by Amy Reiter in Food News, April 10, 2015
Dave Pasternack must have seawater in his veins. When he’s not facing the stove, he’s on the open water, fishing rod in hand, mining the ocean for its finest creatures. His passion as a fisherman and a chef earned him the title “the fish whisperer” from Frank Bruni.
It’s no surprise that at his newest restaurant, Barchetta — Italian for “little boat” — seafood is once again hoisted to center stage. It’s here that freshness reigns, whether it’s a just-caught halibut from the Pacific, flown in a few hours before dinner, or a local striped bass caught by Pasternack himself. Read more
by Keri Glassman in Cooking for Kids, April 9, 2015
All Vegans Are Not Equal
Which kind of vegan do you think is more likely to stick to the diet: those who eschew animal products for ethical reasons or those who do it for health reasons? Ticktock … ticktock … Time’s up! The answer is ethical vegans. According to a study recently published in the journal Appetite and cited by Time, people who are vegans for ethical reasons follow the diet for about eight years, on average, and are also more likely to eat soy and vitamin supplements. Those who go vegan for health reasons, by contrast, stick to the diet for about five-and-a-half years, but they do eat more fruits and fewer sweets than ethical vegans.
by Kiri Tannenbaum in Taste Test, April 8, 2015
Is there anything better than an evening around an energetic table with friends, loud chatter and home-cooked grub? I do love hitting a new hot spot, but an old-fashioned potluck is truly the way I love to roll most. Recently I was in charge of bringing apps and dessert and was reminded that the dad-host is a lactose-intolerant paleo eater and the mom-host is gluten-free. Rex helped me prep veggies and we made mini kebab-on-toothpick appetizers and a pile of crudites with guacamole. Maizy whipped up five-ingredient coconut bites and a fruit salad. We showed up with our pile of eats and had quite the memorable eve. Only, we’ll remember it more for the stress and complicated menu, not the snarf that kid-host let out when Maizy told everyone at the table why the chicken crossed the road. Read more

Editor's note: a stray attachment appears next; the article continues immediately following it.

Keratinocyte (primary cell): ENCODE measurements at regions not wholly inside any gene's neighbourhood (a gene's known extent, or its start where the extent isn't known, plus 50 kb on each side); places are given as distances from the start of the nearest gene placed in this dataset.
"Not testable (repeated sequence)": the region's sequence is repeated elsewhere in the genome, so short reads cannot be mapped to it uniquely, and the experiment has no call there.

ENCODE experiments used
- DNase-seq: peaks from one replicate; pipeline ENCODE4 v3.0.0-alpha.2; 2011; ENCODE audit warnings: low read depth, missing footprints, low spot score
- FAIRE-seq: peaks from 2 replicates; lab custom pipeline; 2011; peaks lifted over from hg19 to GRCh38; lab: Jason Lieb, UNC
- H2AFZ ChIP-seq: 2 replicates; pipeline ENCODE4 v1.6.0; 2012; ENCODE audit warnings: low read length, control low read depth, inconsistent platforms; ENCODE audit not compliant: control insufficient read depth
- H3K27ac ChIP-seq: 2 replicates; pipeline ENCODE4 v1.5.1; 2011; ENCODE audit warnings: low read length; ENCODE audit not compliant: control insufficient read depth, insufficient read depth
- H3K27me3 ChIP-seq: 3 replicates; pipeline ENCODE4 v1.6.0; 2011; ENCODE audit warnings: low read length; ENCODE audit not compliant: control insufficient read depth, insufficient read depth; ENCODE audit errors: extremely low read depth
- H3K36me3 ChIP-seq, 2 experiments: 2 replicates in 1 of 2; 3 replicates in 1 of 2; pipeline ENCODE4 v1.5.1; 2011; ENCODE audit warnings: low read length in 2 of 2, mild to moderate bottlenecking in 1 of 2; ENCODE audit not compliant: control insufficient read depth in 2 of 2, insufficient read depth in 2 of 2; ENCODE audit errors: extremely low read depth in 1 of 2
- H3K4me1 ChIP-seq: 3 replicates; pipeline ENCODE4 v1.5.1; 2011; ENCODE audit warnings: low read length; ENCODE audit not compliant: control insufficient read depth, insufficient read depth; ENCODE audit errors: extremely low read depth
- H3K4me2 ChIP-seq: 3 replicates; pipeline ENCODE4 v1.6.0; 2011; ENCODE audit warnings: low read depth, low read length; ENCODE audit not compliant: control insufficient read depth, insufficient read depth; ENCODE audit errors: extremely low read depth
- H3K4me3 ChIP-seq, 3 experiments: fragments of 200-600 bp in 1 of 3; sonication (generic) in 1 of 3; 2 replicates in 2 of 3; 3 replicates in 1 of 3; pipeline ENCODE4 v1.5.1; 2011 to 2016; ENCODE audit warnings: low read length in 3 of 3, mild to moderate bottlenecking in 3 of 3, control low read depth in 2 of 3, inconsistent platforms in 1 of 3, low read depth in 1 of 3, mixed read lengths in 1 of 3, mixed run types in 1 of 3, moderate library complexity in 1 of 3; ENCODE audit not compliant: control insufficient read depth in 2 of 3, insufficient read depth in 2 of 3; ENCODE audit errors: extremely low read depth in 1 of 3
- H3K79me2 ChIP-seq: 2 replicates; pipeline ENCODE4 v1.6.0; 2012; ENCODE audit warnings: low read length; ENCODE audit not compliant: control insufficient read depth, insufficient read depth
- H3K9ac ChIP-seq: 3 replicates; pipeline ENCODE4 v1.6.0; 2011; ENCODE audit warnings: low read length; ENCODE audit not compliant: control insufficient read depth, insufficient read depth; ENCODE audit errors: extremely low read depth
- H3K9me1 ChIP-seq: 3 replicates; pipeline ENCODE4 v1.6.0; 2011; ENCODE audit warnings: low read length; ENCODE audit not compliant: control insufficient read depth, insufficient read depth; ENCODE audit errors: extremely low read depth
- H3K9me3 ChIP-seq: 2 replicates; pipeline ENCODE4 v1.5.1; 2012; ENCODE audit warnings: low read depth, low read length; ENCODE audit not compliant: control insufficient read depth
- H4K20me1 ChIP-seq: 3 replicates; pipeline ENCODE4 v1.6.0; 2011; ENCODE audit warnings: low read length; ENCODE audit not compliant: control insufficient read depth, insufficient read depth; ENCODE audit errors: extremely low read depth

PB&J has gotten an adult makeover. These days, peanut butters are being crowded off the supermarket shelves by almond butters. They’re a great alternative for those with peanut allergies. Aside from being lower in saturated fats than most other nut butters, almond butter has nutrients like magnesium and potassium, and provides more calcium, iron and vitamin E. If that doesn’t make you a convert, maybe the fact that almond butter is also ridiculously delicious will.
We tasted five brands, judging them on a scale of 1 to 5 (with 5 being the best) for taste, texture and value, to help you make an informed decision the next time you’re standing in the grocery aisle. Watch out for added sugars: Each of these brands has between one and four grams of sugar per serving (two tablespoons is standard), making them good choices for your spread. Read more